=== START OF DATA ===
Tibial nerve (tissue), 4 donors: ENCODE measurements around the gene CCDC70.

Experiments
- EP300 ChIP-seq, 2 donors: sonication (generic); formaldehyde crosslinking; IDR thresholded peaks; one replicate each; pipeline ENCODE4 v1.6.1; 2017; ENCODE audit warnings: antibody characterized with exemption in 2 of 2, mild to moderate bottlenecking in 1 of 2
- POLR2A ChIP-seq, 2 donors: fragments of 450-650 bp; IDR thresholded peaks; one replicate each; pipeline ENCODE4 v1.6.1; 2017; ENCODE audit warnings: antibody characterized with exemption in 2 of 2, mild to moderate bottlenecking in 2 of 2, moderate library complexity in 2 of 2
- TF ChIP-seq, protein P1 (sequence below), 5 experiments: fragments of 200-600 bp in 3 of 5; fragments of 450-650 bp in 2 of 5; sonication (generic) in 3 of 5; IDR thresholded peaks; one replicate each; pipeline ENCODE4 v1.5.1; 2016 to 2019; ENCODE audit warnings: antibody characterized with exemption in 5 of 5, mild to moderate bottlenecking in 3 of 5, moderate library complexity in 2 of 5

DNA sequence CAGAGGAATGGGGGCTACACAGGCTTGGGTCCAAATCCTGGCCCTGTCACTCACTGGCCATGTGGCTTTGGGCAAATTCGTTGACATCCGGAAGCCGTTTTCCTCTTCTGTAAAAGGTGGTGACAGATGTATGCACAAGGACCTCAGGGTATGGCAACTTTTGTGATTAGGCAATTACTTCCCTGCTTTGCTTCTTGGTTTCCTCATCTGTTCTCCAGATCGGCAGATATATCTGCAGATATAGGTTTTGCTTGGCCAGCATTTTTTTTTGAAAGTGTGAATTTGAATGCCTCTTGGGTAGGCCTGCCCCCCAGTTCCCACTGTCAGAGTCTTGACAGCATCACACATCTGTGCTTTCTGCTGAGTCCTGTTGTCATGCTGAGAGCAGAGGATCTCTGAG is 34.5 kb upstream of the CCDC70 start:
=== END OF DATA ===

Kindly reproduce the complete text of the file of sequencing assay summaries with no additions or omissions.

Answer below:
Tibial nerve (tissue), 4 donors: ENCODE measurements around the gene CCDC70.

Experiments
- EP300 ChIP-seq, 2 donors: sonication (generic); formaldehyde crosslinking; IDR thresholded peaks; one replicate each; pipeline ENCODE4 v1.6.1; 2017; ENCODE audit warnings: antibody characterized with exemption in 2 of 2, mild to moderate bottlenecking in 1 of 2
- POLR2A ChIP-seq, 2 donors: fragments of 450-650 bp; IDR thresholded peaks; one replicate each; pipeline ENCODE4 v1.6.1; 2017; ENCODE audit warnings: antibody characterized with exemption in 2 of 2, mild to moderate bottlenecking in 2 of 2, moderate library complexity in 2 of 2
- TF ChIP-seq, protein P1 (sequence below), 5 experiments: fragments of 200-600 bp in 3 of 5; fragments of 450-650 bp in 2 of 5; sonication (generic) in 3 of 5; IDR thresholded peaks; one replicate each; pipeline ENCODE4 v1.5.1; 2016 to 2019; ENCODE audit warnings: antibody characterized with exemption in 5 of 5, mild to moderate bottlenecking in 3 of 5, moderate library complexity in 2 of 5

DNA sequence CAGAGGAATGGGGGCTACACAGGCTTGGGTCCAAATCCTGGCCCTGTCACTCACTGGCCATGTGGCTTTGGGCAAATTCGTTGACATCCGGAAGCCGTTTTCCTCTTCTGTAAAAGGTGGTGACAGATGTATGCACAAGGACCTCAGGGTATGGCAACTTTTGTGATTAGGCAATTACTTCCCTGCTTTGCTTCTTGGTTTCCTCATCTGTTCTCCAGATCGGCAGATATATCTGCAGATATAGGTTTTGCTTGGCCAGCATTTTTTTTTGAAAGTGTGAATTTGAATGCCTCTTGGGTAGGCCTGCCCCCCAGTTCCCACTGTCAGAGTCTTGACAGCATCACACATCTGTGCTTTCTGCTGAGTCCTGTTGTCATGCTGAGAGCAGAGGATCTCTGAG is 34.5 kb upstream of the CCDC70 start: